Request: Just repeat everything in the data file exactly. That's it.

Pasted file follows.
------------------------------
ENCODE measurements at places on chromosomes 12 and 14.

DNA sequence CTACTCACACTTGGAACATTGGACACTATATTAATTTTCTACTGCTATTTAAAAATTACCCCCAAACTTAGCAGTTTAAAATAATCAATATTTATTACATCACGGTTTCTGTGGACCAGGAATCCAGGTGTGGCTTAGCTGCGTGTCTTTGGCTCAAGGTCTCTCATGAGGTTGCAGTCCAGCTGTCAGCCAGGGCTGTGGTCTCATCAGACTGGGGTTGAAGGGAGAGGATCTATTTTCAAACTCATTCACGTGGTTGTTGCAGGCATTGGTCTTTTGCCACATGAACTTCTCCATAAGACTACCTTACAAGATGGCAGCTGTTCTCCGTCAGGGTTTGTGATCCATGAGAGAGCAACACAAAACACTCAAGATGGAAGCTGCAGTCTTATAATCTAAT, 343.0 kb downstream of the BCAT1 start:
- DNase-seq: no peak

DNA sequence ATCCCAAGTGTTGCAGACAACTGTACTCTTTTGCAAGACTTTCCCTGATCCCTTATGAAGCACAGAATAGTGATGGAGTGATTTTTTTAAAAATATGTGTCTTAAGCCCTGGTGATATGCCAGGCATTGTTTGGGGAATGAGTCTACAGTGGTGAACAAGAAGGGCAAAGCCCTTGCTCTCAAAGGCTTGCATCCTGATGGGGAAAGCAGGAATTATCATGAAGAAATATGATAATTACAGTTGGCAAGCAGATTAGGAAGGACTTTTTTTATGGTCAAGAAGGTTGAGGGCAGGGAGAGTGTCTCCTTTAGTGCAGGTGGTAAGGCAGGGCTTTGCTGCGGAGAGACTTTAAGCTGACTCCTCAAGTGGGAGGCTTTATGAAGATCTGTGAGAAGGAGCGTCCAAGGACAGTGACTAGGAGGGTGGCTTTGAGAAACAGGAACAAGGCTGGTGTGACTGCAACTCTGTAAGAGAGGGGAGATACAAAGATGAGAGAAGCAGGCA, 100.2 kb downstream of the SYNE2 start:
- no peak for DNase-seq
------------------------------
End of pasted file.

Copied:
ENCODE measurements at places on chromosomes 12 and 14.

DNA sequence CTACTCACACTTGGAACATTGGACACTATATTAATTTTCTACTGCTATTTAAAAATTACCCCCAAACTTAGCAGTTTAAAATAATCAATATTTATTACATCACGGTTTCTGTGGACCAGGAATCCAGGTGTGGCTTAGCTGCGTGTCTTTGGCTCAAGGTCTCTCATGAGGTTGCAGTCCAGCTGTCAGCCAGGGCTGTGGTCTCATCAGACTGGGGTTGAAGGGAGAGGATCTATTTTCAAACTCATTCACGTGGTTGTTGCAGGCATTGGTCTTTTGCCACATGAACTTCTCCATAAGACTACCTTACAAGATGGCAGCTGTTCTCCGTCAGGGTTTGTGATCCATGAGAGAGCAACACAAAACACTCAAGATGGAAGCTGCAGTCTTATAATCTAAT, 343.0 kb downstream of the BCAT1 start:
- DNase-seq: no peak

DNA sequence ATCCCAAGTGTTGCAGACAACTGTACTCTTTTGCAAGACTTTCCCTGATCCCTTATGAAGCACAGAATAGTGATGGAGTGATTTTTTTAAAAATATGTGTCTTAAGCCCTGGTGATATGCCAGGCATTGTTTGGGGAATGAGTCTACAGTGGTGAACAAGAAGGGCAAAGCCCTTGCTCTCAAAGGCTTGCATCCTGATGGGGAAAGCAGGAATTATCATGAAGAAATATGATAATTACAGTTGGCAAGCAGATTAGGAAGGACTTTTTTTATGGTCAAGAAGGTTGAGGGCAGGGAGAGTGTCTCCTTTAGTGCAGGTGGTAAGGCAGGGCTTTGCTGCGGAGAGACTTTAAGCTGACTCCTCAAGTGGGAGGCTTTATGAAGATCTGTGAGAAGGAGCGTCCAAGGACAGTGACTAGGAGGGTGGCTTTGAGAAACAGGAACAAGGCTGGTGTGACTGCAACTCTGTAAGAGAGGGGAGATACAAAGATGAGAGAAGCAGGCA, 100.2 kb downstream of the SYNE2 start:
- no peak for DNase-seq